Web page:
Kathiarbar-Gir dry deciduous forests India
Narmada Valley dry deciduous forests India
Northern dry deciduous forests India
South Deccan Plateau dry deciduous forests India
Southeastern Indochina dry evergreen forests Cambodia, Laos, Thailand
Southern Vietnam lowland dry forests Vietnam
Sri Lanka dry-zone dry evergreen forests Sri Lanka
Indomalaya Tropical and subtropical coniferous forestsv · Himalayan subtropical pine forests
Bhutan, India, Nepal, Pakistan
Luzon tropical pine forests Philippines
Northeast India-Myanmar pine forests Burma, India
Sumatran tropical pine forests Indonesia
Indomalaya Temperate broadleaf and mixed forestsv · Eastern Himalayan broadleaf forests
Bhutan, India, Nepal
Northern Triangle temperate forests Burma
Western Himalayan broadleaf forests India, Nepal, Pakistan
Indomalaya Temperate coniferous forestsv · Eastern Himalayan subalpine conifer forests
Bhutan, India, Nepal
Western Himalayan subalpine conifer forests India, Nepal, Pakistan
Indomalaya Tropical and subtropical grasslands, savannas, and shrublandsv · Terai-Duar savanna and grasslands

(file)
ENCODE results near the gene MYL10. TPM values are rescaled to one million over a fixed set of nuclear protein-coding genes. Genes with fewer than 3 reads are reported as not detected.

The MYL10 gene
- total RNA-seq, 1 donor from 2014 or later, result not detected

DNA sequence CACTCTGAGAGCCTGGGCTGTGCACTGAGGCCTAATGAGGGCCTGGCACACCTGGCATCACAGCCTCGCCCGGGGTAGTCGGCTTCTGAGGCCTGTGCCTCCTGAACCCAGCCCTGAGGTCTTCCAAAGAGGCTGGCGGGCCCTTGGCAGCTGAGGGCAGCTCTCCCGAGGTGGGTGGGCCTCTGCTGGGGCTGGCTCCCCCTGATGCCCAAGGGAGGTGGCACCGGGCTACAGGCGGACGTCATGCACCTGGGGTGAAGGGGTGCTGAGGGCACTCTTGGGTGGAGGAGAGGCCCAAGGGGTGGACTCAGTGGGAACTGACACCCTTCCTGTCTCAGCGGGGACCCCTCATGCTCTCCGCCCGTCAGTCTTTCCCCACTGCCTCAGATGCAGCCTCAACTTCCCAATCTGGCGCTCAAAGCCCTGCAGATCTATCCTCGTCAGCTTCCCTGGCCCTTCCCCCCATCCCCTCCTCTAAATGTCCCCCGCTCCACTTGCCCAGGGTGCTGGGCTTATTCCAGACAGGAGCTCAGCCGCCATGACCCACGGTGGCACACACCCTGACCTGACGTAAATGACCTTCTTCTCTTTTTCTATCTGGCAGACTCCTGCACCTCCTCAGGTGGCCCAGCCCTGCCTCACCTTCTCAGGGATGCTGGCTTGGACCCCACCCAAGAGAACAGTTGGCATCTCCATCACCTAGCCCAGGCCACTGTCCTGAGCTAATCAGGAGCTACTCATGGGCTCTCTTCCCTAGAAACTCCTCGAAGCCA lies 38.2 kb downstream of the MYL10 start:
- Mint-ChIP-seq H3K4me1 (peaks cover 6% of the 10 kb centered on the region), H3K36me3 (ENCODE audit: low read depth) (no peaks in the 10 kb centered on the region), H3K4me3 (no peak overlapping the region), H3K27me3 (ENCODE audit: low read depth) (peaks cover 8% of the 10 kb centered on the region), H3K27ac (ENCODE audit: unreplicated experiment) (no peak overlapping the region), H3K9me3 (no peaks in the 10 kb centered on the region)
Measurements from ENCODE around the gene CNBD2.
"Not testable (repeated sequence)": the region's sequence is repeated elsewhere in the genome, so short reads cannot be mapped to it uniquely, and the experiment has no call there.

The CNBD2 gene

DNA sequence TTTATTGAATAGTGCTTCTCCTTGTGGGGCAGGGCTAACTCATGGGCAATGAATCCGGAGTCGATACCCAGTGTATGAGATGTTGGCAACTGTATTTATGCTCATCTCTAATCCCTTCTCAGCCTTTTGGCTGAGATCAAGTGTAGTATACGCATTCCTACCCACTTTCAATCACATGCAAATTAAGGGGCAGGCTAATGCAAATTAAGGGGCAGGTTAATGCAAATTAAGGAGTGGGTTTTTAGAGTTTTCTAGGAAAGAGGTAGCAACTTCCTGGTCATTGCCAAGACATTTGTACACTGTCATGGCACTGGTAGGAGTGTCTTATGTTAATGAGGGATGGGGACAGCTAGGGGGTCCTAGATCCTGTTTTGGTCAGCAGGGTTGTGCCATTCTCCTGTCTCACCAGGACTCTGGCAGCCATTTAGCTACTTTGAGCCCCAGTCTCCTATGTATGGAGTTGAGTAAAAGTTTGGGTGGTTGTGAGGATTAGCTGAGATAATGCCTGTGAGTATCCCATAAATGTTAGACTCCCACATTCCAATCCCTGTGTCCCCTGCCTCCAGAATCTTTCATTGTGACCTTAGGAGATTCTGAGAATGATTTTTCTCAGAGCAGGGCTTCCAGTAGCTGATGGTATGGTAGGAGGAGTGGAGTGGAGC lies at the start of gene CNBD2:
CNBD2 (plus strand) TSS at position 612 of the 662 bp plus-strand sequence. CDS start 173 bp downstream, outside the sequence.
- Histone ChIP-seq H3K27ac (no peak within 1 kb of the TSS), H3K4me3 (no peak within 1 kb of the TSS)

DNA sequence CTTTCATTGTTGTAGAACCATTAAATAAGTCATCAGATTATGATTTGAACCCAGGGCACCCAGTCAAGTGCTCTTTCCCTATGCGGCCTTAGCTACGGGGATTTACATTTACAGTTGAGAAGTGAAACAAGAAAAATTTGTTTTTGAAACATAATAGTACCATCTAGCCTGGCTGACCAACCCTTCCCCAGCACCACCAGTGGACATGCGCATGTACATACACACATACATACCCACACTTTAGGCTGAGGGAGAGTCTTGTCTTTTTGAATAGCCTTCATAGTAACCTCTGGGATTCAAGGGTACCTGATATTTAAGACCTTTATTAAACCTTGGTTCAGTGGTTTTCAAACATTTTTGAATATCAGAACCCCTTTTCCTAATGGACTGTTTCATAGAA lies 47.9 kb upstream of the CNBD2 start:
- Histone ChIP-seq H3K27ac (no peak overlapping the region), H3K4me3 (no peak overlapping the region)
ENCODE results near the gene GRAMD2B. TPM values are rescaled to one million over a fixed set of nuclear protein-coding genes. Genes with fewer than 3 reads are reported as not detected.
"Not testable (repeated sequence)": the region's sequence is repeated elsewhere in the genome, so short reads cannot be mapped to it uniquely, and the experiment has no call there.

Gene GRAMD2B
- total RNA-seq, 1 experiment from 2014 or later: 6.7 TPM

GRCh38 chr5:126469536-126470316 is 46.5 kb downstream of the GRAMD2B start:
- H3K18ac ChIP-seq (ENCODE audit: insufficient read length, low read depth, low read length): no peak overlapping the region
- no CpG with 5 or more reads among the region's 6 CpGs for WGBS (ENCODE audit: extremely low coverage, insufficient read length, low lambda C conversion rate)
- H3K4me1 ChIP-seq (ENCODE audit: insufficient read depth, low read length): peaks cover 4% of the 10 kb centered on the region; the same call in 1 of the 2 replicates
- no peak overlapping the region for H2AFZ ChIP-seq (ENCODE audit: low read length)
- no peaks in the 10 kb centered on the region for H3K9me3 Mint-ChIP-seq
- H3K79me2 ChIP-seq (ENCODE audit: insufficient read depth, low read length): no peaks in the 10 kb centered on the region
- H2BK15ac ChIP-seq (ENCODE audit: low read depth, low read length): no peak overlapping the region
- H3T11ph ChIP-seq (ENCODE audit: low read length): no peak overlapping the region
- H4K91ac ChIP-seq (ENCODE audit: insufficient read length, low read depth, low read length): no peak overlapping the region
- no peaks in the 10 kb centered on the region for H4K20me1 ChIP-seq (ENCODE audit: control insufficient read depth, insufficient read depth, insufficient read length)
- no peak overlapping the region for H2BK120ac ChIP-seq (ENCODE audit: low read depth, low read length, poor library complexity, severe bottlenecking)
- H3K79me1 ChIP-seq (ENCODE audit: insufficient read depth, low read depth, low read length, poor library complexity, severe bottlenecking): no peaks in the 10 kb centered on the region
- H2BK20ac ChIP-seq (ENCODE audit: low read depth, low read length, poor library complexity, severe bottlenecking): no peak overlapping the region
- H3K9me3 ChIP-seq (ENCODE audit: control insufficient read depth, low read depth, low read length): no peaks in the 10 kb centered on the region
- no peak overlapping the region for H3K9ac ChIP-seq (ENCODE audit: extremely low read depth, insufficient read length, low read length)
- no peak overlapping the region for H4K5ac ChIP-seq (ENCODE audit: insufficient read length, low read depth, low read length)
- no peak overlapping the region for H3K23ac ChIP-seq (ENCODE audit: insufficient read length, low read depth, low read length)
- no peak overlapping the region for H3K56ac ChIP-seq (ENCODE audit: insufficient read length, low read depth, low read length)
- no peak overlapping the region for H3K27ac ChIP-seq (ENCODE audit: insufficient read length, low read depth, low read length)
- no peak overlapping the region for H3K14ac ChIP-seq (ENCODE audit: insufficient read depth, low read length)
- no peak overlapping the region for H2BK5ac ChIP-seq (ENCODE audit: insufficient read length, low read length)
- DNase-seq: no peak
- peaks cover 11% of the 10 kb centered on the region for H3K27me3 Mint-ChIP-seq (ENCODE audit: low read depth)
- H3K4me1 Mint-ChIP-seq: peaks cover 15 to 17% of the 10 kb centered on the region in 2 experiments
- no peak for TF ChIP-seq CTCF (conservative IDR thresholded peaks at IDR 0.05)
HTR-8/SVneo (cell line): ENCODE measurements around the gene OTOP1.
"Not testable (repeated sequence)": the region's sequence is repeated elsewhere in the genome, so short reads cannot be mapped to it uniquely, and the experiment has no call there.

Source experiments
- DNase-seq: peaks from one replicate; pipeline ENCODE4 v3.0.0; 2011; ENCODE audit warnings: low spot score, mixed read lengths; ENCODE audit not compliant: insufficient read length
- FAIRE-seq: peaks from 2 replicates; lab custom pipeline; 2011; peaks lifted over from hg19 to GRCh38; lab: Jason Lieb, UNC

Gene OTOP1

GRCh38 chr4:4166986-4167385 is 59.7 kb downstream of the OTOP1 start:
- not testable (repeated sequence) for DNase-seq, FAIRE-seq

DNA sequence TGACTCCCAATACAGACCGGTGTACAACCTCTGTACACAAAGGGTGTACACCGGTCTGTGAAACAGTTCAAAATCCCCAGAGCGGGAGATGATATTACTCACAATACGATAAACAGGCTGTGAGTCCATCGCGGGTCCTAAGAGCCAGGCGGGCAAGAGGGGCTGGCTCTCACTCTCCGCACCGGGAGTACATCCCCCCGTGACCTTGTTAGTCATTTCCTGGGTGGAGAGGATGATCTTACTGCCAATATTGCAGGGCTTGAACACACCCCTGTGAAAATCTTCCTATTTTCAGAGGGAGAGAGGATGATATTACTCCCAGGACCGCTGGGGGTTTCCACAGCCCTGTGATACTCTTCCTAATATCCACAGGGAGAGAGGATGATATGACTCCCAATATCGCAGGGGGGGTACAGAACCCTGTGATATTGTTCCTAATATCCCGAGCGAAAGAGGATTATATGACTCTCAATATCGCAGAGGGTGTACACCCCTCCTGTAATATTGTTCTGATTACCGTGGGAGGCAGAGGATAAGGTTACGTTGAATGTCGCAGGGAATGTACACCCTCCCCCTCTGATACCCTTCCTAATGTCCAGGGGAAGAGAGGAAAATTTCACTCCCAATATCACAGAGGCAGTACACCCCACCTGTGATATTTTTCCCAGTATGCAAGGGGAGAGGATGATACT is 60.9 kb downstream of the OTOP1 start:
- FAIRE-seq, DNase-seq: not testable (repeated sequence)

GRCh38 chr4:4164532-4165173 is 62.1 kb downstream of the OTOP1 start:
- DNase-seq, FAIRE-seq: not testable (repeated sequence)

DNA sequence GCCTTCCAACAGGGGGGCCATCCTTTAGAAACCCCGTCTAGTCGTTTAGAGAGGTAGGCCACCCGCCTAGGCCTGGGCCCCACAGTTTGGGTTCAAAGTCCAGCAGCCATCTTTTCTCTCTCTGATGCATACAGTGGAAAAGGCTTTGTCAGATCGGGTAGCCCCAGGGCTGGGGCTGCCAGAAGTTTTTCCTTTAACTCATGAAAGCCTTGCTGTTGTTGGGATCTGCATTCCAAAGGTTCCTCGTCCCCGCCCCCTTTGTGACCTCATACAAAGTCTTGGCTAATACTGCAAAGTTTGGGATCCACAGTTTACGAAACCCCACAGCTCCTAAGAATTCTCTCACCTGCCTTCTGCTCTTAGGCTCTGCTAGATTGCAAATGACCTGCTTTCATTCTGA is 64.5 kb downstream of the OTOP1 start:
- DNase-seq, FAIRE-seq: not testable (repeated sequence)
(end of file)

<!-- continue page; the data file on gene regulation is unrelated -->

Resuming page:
Bhutan, India, Nepal
Indomalaya Flooded grasslands and savannasv · Rann of Kutch seasonal salt marsh
India, Pakistan
Indomalaya Montane grasslands and shrublandsv · Kinabalu montane alpine meadows
Indomalaya Deserts and xeric shrublandsv · Deccan thorn scrub forests
India, Sri Lanka
Indus Valley desert India, Pakistan
Northwestern thorn scrub forests India, Pakistan
Thar desert India, Pakistan
Indomalaya Mangrovev · Godavari-Krishna mangroves
Indochina mangroves Cambodia, Malaysia, Thailand, Vietnam
Indus River Delta-Arabian Sea mangroves Pakistan
Myanmar coast mangroves Burma, India, Malaysia, Thailand
Sunda Shelf mangroves Brunei, Indonesia, Malaysia
Sundarbans mangroves Bangladesh, India

External links


  • Wikramanayake, Eric; Eric Dinerstein; Colby J. Loucks; et al. (2002). Terrestrial Ecoregions of the Indo-Pacific: a Conservation Assessment. Island Press; Washington, DC.

Coordinates: 7°00′N 97°00′E / 7°N 97°E / 7; 97

Wikimedia Foundation. 2010.